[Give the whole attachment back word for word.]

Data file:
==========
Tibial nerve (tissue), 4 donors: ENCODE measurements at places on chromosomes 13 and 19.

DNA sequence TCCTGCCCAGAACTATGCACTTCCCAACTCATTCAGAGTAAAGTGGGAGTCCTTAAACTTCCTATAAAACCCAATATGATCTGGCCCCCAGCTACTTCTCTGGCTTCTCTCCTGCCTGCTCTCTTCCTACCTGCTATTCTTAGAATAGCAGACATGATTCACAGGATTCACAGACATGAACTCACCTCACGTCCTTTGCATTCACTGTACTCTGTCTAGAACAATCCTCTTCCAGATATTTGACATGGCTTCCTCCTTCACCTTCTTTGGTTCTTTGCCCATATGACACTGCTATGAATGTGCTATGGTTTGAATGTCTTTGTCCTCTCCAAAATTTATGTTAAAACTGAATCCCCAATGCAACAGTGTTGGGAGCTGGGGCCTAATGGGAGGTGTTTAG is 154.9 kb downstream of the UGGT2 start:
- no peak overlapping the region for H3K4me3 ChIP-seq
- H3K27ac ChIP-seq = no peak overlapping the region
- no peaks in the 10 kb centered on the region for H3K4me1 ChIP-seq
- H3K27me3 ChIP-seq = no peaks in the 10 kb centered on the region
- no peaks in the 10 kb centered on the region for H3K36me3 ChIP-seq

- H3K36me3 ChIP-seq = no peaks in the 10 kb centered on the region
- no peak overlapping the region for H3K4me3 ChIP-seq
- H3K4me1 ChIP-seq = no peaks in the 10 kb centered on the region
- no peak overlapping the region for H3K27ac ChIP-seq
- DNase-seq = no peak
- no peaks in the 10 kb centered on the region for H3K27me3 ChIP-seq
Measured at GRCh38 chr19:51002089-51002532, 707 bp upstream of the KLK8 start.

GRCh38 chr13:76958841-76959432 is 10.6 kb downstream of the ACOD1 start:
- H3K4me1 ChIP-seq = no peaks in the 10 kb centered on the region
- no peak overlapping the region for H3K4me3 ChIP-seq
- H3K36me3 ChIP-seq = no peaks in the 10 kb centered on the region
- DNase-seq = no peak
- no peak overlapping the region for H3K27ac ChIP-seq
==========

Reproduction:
Tibial nerve (tissue), 4 donors: ENCODE measurements at places on chromosomes 13 and 19.

DNA sequence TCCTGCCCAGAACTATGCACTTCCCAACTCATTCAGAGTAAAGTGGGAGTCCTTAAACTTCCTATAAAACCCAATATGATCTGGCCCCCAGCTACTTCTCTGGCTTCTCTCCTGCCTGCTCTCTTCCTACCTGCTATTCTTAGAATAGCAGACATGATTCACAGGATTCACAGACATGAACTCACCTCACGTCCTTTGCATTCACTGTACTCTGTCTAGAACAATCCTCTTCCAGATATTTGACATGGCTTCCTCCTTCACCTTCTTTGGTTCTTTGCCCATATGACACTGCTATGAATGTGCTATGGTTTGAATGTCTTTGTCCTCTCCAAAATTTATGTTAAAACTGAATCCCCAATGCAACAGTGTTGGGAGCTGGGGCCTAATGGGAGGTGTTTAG is 154.9 kb downstream of the UGGT2 start:
- no peak overlapping the region for H3K4me3 ChIP-seq
- H3K27ac ChIP-seq = no peak overlapping the region
- no peaks in the 10 kb centered on the region for H3K4me1 ChIP-seq
- H3K27me3 ChIP-seq = no peaks in the 10 kb centered on the region
- no peaks in the 10 kb centered on the region for H3K36me3 ChIP-seq

- H3K36me3 ChIP-seq = no peaks in the 10 kb centered on the region
- no peak overlapping the region for H3K4me3 ChIP-seq
- H3K4me1 ChIP-seq = no peaks in the 10 kb centered on the region
- no peak overlapping the region for H3K27ac ChIP-seq
- DNase-seq = no peak
- no peaks in the 10 kb centered on the region for H3K27me3 ChIP-seq
Measured at GRCh38 chr19:51002089-51002532, 707 bp upstream of the KLK8 start.

GRCh38 chr13:76958841-76959432 is 10.6 kb downstream of the ACOD1 start:
- H3K4me1 ChIP-seq = no peaks in the 10 kb centered on the region
- no peak overlapping the region for H3K4me3 ChIP-seq
- H3K36me3 ChIP-seq = no peaks in the 10 kb centered on the region
- DNase-seq = no peak
- no peak overlapping the region for H3K27ac ChIP-seq